What are white balance settings? Every digital camera has what is called a white balance system that aims to adjust the colours to produce accurate whites according to the light conditions in which you are photographing.
Basically, your white balance system is trying to ensure that your images look how they did when you saw them.
Where digital cameras can struggle is that different light sources produce slightly different colours. And while our eyes and brain can process this and mentally remove any odd colour casts, our camera can’t.
Let’s say you are looking at a white piece of paper in a room lit by candles. Our brain tells us that piece of paper is white, and that is how we see it. But your camera doesn’t have that cognitive ability.
Your camera will see it as orange and needs some extra information that will enable it to render whites white in this sort of light. This information is what’s called the white balance value.
Setting white balance in mixed light
In theory, white balance should make getting accurate colours easy. If you’re shooting outside on a sunny day, set your white balance preset to sunny. If it’s overcast, dial in the cloudy setting. If you’re indoors, set the tungsten white balance preset.
But often light is coming from multiple sources within a scene, and this is where things get complicated. Setting the white balance to suit one source of light will simply create another odd colour cast due to the other light source.
To strike the right balance, the safest approach is to set a custom white balance by locating a target in a key area of your image where the light is mixed. That will make this location neutral, but other areas will have a cast of some sort.
What are a camera’s white balance settings?
As we mentioned above, all digital cameras offer what are called preset white balance values. And among these you will always have ‘Daylight’, ‘Cloudy’, ‘Shade’ and ‘Tungsten’ options, as well as a custom mode.
Your camera’s preset white balance options adjust the colour render to a particular colour temperature and they are designed to ensure that the camera renders white objects white in specific lighting conditions.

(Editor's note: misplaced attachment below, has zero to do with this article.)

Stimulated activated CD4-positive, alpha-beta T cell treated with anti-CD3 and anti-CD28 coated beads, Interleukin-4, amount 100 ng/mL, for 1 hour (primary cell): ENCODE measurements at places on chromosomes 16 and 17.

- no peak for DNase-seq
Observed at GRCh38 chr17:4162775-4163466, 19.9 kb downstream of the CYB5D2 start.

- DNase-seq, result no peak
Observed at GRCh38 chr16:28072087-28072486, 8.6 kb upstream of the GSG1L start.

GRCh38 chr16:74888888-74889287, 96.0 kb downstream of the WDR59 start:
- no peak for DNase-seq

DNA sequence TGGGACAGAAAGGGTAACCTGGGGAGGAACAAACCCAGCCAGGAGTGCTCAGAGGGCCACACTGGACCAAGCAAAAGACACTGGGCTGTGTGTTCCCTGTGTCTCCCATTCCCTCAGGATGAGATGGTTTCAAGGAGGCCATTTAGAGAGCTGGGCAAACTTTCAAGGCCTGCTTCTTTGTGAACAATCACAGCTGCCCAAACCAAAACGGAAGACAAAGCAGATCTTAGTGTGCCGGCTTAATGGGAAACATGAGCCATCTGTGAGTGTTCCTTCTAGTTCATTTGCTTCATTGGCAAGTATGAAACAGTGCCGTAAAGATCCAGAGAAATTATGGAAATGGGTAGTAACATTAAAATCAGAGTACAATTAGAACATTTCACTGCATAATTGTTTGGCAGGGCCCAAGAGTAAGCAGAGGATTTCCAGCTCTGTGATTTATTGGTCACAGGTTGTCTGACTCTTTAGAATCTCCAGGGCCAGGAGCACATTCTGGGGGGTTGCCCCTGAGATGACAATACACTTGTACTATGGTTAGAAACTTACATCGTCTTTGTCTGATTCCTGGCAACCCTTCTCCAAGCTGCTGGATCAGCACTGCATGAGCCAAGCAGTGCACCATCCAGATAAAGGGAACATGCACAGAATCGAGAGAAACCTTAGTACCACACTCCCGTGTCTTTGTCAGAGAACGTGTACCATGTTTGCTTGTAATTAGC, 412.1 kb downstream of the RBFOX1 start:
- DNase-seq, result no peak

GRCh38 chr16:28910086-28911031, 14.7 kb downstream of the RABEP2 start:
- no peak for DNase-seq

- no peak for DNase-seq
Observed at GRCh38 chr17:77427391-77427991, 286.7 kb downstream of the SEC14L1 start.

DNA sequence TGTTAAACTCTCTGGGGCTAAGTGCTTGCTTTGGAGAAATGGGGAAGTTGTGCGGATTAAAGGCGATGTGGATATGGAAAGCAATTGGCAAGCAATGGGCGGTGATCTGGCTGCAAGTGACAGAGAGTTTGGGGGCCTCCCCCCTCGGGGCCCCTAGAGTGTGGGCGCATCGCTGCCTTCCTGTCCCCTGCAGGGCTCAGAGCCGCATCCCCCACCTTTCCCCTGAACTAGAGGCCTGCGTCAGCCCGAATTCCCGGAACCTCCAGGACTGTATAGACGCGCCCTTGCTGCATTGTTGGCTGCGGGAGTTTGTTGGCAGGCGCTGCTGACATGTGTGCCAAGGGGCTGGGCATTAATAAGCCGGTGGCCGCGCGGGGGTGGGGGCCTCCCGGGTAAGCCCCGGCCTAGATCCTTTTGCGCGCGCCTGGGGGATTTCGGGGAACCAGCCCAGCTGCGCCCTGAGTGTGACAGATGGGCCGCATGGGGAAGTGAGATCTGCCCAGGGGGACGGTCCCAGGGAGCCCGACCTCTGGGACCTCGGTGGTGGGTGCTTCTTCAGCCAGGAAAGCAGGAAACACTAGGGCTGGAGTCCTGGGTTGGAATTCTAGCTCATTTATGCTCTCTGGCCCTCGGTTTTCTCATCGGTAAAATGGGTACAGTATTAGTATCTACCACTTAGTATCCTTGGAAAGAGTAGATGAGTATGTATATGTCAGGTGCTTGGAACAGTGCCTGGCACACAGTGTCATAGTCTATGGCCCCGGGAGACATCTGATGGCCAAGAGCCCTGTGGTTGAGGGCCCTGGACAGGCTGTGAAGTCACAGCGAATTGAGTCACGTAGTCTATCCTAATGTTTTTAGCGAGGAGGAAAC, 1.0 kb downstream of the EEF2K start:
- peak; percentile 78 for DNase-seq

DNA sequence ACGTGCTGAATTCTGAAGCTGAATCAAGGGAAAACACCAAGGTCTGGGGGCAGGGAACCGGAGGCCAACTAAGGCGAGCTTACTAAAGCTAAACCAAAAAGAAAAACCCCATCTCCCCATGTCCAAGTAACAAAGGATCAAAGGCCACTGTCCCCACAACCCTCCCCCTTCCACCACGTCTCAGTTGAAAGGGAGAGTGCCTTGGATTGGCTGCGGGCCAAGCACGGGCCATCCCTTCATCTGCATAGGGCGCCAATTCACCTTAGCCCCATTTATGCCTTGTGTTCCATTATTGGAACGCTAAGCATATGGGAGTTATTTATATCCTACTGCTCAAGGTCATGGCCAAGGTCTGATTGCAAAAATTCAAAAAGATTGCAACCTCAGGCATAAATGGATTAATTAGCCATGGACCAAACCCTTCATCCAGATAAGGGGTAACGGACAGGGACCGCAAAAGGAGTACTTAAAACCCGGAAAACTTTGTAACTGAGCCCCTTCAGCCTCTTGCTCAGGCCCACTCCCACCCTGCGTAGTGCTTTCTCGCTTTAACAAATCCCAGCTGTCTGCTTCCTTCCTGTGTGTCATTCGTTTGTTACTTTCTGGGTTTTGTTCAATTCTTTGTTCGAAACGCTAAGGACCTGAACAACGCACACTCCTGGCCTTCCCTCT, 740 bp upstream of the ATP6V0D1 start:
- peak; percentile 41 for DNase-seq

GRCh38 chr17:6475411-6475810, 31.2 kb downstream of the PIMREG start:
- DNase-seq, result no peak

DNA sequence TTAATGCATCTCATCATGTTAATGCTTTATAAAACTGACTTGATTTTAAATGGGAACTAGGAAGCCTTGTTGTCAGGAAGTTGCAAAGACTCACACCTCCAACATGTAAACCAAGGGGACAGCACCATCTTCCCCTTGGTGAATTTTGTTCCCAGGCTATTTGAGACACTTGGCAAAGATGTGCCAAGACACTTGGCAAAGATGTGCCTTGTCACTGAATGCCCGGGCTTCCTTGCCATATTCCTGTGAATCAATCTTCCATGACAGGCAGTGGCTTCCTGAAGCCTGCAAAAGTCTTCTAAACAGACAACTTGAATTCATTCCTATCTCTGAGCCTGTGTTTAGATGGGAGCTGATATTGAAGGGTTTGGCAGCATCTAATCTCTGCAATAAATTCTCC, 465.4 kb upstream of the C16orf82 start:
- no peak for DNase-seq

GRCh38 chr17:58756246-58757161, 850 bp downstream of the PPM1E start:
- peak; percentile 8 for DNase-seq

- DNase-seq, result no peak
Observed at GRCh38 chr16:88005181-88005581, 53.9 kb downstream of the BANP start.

Many cameras also offer Kelvin settings that allow you to set the colour temperature yourself. This can be useful as light colour temperature is often within a range and you may prefer slightly warmer or colour images in some situations.
Many cameras also allow a degree of white balance adjustment using green-magenta and blue-amber scales. The degree of adjustment required is assessed visually, making small changes until you’re happy with the way the image looks.
It’s worth noting that the Cloudy and Shade white balance settings found on many cameras often deliver results that are a little too warm, indicating some difference between the theory of white balance and the practice. In many cases the Daylight setting produces better results.
What is colour temperature?
In colour temperature theory a black body is heated until it starts to glow and emit light, just like the filament in a lightbulb. As this black body gets hotter, the colour of the light it emits changes, moving from red to orange then yellow, white and blue.
So when we talk about the colour temperature of light we are really talking about the temperature of the black body (in degrees Kelvin) when it emits that particular colour or wavelength of light.
Blue light has a higher colour temperature than white, yellow or red light. This sounds counter-intuitive, because normally we’d say red is a warmer colour than blue, but it does make sense when you think about it in terms of actual heat.